More intriguing is that much of the second paragraph of the 1931 Nature paper echoes very closely the musings of St. Augustine on the nature of time. Here Lemaître writes,
If the world has begun with a single quantum, the notions of space and time would altogether fail to have any meaning at the beginning; they would only being to have a sensible meaning when the original quantum had been divided into a sufficient number of quanta.
The statement is as much philosophical as it is physical—how can one define space or the progression of time, if there is but a single thing that does not interact with anything else? In The City of God, written 15 centuries before Lemaître’s paper, Augustine of Hippo wrote:
For if eternity and time are rightly distinguished by this, that time does not exist without some movement and transition, while in eternity there is no change, who does not see that there could have been no time had not some creature been made, by which some motion could give birth to change?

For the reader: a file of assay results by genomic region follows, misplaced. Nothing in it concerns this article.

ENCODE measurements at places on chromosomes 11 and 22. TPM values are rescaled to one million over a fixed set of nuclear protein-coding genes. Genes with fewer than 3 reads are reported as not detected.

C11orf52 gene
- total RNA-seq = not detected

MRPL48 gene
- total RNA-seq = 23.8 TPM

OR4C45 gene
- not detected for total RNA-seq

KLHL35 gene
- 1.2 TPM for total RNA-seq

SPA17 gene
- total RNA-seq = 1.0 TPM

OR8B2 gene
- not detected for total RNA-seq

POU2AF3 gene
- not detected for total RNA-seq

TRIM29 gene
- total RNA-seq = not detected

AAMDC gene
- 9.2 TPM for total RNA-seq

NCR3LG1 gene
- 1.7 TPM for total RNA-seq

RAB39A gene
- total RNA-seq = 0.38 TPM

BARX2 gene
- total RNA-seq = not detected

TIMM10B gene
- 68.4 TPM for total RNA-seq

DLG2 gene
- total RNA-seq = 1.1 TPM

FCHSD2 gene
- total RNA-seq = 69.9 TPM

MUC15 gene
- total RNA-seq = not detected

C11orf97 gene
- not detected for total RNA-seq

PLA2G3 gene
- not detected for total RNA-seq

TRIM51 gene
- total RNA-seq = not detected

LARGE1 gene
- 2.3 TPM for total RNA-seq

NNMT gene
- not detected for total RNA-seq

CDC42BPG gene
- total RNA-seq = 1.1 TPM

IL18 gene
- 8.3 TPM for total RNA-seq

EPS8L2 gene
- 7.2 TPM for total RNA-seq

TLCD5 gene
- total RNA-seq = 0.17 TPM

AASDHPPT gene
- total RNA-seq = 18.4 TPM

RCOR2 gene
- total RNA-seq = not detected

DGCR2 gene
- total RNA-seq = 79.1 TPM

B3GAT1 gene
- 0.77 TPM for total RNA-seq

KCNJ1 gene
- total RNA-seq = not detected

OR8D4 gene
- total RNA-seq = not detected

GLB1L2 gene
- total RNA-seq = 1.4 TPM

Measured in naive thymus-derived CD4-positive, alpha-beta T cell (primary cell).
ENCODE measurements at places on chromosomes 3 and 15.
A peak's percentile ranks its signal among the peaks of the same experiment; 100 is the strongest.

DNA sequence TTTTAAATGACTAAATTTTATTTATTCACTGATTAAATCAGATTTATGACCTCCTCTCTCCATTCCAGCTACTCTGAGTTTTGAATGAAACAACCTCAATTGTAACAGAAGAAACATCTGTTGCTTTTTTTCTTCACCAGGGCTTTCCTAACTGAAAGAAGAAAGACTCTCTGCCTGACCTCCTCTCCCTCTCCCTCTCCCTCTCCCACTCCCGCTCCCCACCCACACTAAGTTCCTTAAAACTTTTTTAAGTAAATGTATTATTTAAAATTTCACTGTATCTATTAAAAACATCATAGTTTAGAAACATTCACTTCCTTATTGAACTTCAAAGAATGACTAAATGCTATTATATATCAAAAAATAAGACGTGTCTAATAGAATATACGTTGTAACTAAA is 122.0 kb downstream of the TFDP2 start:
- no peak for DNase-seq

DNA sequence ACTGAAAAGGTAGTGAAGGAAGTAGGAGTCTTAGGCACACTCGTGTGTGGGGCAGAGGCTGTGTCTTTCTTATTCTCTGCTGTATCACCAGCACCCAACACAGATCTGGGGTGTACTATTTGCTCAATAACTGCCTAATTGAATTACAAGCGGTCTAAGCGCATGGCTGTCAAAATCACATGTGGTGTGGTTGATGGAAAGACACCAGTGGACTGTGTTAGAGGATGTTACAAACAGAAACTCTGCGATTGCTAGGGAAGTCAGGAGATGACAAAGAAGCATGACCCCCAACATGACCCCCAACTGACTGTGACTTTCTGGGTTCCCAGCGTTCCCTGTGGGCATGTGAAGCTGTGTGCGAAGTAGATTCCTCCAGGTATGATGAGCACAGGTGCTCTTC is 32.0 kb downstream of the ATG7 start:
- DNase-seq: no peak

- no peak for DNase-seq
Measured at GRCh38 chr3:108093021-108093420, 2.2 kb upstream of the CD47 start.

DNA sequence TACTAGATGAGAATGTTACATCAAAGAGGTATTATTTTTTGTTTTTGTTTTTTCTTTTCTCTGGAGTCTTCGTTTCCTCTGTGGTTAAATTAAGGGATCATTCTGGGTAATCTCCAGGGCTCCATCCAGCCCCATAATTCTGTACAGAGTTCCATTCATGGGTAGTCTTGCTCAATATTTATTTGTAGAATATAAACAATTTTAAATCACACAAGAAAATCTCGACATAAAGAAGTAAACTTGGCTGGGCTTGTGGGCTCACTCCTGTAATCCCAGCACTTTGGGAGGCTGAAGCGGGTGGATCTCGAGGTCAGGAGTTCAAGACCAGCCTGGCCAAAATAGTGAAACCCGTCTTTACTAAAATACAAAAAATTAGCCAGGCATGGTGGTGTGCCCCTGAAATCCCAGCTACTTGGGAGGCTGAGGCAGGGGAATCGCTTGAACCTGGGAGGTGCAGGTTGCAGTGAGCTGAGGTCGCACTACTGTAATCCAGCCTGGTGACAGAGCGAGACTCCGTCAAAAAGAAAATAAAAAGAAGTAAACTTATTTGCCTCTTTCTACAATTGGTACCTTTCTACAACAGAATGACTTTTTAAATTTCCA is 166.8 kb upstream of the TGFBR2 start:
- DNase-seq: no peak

Taking the definition of creature as some thing that interacts with other things in the cosmos, the two ideas are essentially identical and phrased quite similarly. Lemaître then goes on to say “If this suggestion is correct, the beginning of the world happened a little before the beginning of space and time,” while St. Augustine wrote “Then assuredly the world was made, not in time, but simultaneously with time”. The two ideas are identical; “a little before” is only trivially different from “simultaneous” in this context.